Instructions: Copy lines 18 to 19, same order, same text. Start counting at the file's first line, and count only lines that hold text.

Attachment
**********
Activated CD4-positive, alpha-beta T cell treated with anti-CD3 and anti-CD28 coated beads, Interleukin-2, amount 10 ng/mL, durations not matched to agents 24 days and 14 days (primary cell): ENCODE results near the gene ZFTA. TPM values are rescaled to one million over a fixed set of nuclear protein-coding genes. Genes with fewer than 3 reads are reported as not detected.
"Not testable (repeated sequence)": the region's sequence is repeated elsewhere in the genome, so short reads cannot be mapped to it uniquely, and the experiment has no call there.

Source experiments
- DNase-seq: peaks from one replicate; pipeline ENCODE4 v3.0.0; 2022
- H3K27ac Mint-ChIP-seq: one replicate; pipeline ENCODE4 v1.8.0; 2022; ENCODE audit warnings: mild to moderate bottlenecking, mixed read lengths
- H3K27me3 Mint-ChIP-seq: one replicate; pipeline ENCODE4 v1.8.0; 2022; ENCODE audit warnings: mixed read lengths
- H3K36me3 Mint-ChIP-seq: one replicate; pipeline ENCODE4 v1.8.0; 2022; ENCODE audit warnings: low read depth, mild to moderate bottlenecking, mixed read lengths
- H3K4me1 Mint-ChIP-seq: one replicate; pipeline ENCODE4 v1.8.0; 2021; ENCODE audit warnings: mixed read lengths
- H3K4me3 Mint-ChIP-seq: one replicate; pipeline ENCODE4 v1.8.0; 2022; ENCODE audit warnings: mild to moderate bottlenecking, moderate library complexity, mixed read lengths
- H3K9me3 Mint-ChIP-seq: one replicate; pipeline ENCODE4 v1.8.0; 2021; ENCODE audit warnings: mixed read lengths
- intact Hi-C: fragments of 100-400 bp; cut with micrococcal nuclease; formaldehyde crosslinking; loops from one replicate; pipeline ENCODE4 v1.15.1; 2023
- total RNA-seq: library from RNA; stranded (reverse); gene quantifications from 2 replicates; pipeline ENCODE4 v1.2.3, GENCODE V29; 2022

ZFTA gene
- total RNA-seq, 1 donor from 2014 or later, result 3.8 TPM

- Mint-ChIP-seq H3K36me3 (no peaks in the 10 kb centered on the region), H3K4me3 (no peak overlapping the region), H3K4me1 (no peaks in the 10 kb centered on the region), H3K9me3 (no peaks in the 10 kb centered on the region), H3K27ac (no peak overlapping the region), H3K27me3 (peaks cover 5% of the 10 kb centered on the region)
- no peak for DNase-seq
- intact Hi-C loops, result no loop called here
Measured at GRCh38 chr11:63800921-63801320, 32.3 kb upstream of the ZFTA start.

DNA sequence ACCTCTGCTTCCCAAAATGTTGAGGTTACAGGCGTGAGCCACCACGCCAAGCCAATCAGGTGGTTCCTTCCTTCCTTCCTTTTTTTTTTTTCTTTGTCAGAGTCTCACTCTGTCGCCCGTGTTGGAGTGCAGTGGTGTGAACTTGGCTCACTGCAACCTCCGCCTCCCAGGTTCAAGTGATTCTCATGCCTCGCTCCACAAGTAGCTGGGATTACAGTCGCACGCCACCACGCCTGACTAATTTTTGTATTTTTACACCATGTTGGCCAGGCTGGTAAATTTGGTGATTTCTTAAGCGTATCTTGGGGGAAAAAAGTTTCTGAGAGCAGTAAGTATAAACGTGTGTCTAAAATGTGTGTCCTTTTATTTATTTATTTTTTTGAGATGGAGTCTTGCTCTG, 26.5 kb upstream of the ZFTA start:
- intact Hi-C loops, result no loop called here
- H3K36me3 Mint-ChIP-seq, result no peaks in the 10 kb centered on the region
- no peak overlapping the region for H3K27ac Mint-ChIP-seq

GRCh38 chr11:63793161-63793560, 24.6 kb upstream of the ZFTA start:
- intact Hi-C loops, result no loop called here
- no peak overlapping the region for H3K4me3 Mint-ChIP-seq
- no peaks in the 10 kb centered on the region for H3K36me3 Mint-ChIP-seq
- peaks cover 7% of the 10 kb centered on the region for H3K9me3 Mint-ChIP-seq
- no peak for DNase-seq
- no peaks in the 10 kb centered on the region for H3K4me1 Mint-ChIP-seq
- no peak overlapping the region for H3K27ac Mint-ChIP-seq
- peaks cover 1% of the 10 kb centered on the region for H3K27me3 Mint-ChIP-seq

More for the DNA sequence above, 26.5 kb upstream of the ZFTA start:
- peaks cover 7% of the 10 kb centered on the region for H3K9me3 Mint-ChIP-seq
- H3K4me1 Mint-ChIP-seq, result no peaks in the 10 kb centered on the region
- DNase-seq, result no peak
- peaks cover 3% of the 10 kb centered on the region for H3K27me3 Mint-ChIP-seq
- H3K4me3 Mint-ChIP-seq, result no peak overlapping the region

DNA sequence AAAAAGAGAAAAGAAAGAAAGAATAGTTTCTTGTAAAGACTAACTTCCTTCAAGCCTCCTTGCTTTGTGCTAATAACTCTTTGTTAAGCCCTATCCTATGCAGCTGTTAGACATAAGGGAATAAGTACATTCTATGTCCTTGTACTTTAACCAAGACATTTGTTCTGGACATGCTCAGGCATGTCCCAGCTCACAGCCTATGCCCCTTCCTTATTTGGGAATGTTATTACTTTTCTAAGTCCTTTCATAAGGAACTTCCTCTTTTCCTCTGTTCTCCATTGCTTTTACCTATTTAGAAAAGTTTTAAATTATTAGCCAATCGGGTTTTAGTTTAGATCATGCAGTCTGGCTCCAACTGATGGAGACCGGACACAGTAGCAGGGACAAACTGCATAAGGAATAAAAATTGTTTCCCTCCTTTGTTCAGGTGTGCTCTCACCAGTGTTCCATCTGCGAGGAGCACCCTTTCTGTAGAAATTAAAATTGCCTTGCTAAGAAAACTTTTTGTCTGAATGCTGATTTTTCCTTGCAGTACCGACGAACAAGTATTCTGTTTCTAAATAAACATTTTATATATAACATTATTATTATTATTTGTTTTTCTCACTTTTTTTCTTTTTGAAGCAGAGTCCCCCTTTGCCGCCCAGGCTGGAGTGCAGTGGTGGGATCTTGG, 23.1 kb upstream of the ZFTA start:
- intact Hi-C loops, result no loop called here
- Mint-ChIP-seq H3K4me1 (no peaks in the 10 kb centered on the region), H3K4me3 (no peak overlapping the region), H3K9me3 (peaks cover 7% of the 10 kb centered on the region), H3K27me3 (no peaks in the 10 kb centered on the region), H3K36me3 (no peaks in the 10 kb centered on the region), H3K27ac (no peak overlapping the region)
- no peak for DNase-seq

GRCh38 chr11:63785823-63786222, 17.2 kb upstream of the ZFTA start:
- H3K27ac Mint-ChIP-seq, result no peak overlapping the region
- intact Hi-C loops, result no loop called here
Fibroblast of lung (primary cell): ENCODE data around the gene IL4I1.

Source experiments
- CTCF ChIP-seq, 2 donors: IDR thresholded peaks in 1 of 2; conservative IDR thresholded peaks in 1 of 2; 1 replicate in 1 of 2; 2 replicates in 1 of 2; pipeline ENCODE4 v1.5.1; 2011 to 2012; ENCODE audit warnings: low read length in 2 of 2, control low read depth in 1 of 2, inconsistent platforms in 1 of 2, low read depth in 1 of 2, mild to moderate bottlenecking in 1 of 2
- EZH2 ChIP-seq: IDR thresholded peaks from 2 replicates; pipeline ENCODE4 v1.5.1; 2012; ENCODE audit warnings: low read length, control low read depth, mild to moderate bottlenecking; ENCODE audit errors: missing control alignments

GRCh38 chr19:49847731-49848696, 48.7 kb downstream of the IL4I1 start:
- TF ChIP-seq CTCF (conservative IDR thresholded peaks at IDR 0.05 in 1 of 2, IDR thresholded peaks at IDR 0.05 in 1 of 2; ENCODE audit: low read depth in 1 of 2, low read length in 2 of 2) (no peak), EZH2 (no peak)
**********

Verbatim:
Measured at GRCh38 chr11:63800921-63801320, 32.3 kb upstream of the ZFTA start.

DNA sequence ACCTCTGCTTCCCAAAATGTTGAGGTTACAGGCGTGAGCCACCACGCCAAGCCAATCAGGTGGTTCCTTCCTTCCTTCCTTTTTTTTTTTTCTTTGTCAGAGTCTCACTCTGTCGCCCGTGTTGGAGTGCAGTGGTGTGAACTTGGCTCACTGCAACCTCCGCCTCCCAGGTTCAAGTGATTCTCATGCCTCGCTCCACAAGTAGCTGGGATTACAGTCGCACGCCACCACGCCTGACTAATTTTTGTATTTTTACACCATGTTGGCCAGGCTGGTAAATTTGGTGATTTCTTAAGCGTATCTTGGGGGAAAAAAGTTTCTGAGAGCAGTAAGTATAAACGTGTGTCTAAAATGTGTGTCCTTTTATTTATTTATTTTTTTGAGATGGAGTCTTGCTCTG, 26.5 kb upstream of the ZFTA start: